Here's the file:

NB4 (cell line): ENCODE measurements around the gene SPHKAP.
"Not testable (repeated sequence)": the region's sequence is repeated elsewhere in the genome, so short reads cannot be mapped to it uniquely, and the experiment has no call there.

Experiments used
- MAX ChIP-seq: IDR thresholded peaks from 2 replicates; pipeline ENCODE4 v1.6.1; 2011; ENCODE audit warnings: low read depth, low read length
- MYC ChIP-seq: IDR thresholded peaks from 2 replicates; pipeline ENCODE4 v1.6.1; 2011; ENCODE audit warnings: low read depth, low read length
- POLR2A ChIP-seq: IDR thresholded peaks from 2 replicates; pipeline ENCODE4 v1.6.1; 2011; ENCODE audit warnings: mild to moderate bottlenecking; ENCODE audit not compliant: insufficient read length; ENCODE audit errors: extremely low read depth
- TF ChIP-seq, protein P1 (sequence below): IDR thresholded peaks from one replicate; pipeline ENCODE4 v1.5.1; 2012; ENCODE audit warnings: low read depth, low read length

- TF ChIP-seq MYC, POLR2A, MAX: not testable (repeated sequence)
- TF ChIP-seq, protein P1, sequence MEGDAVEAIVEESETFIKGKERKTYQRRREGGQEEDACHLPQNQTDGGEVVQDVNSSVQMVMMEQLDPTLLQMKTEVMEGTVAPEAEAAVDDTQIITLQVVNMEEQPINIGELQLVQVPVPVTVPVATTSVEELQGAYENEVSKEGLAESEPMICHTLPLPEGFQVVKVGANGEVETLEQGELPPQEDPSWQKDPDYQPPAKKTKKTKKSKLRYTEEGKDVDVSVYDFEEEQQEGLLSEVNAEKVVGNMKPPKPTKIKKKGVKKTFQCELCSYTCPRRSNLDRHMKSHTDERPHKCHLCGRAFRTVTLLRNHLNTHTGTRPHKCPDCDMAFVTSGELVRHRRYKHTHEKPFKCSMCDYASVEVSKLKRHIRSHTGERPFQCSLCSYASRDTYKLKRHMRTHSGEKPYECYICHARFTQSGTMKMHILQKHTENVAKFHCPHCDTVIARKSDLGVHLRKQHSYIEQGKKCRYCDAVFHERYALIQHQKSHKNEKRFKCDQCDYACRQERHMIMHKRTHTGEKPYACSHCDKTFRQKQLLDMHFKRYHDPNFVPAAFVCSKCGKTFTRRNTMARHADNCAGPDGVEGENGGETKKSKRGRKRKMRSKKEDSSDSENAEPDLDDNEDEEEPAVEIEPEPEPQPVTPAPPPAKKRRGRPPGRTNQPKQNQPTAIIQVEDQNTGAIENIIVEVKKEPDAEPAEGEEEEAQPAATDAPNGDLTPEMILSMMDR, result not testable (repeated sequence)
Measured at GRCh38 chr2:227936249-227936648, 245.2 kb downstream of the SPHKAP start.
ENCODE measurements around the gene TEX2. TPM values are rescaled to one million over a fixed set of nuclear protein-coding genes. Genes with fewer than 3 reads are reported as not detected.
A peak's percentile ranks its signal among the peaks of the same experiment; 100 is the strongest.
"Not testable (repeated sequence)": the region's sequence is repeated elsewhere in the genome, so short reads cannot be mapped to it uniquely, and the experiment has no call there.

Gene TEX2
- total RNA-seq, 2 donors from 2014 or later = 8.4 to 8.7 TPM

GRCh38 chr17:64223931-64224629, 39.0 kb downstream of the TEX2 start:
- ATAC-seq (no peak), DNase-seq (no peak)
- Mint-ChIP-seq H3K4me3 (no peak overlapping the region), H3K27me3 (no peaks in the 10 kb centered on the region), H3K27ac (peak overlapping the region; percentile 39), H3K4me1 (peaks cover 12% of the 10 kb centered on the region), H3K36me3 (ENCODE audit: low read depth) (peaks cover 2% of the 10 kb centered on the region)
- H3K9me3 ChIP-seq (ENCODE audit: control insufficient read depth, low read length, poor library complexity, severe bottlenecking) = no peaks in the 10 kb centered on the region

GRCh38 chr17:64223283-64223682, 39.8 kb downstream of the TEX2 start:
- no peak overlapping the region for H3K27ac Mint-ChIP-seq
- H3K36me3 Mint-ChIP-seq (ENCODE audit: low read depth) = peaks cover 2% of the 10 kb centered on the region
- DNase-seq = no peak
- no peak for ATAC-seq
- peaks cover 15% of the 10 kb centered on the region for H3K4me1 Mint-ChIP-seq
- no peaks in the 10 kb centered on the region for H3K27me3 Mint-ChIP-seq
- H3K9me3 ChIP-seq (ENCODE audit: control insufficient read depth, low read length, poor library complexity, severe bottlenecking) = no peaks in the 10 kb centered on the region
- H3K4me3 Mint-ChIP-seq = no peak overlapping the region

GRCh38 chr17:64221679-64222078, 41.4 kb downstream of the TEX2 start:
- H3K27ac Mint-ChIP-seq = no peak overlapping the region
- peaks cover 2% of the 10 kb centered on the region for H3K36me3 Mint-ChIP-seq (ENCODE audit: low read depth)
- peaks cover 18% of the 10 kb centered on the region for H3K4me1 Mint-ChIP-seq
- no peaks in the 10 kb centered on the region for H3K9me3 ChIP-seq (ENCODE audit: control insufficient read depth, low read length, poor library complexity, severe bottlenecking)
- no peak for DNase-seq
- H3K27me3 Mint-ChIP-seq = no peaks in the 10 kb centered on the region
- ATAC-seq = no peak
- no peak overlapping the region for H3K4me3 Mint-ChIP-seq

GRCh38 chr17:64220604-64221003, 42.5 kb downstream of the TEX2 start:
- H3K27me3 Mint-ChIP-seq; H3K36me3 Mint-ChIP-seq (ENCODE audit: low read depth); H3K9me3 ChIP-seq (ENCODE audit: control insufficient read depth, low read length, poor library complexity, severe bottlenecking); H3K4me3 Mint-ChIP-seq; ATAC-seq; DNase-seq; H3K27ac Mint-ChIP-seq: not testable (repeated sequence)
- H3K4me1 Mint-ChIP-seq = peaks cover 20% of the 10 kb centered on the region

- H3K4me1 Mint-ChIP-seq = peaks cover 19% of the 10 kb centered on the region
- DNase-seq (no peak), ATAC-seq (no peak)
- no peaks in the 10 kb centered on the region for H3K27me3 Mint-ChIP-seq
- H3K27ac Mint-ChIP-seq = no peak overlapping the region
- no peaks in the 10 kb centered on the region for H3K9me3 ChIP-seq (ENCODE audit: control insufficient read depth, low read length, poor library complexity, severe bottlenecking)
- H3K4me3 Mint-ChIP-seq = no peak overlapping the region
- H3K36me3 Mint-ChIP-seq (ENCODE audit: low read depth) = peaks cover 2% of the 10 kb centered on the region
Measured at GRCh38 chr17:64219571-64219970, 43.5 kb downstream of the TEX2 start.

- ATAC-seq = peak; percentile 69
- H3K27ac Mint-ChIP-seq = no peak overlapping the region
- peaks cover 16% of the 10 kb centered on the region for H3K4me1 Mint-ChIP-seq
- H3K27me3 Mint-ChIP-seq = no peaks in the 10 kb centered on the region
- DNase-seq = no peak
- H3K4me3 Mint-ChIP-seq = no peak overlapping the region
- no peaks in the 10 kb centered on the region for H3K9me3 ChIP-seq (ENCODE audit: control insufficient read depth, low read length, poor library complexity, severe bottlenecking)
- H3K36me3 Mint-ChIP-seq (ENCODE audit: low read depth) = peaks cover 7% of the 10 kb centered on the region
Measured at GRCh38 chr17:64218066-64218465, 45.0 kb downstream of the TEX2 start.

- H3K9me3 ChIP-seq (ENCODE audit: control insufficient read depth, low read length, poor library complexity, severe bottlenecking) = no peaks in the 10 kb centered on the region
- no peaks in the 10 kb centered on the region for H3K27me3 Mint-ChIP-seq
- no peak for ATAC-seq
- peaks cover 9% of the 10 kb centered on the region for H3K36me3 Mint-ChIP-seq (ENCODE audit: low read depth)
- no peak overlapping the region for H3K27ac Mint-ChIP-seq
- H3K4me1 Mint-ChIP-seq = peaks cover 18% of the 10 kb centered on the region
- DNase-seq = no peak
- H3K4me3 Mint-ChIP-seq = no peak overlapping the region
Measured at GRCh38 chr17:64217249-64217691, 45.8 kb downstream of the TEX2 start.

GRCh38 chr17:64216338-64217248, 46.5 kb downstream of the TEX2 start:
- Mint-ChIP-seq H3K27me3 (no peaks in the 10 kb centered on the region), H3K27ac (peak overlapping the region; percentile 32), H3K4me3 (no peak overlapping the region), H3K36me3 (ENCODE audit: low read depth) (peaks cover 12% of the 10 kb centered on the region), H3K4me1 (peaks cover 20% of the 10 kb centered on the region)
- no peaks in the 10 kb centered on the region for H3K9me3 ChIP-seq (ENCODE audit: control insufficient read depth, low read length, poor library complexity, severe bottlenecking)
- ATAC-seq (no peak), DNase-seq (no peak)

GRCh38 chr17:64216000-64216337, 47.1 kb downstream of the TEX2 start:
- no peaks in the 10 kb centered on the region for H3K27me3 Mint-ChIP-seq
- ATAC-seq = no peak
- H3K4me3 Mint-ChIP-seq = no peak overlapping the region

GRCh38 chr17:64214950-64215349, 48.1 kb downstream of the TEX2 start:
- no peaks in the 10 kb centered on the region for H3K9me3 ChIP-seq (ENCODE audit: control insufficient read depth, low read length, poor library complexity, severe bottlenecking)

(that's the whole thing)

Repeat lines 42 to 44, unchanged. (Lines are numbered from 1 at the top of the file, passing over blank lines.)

- DNase-seq (no peak), ATAC-seq (no peak)
- no peaks in the 10 kb centered on the region for H3K27me3 Mint-ChIP-seq
- H3K27ac Mint-ChIP-seq = no peak overlapping the region